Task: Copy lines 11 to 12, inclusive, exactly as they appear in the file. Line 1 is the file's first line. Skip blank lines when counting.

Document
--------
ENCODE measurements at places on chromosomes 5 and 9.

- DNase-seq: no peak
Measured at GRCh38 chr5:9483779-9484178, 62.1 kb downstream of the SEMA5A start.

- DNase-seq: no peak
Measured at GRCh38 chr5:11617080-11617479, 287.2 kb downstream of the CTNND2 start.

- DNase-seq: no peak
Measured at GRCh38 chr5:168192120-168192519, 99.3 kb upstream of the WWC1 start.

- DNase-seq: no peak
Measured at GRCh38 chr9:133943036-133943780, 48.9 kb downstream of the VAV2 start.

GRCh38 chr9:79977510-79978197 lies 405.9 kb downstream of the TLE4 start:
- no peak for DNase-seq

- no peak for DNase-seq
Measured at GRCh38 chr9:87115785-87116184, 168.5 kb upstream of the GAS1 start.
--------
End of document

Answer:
- no peak for DNase-seq

- no peak for DNase-seq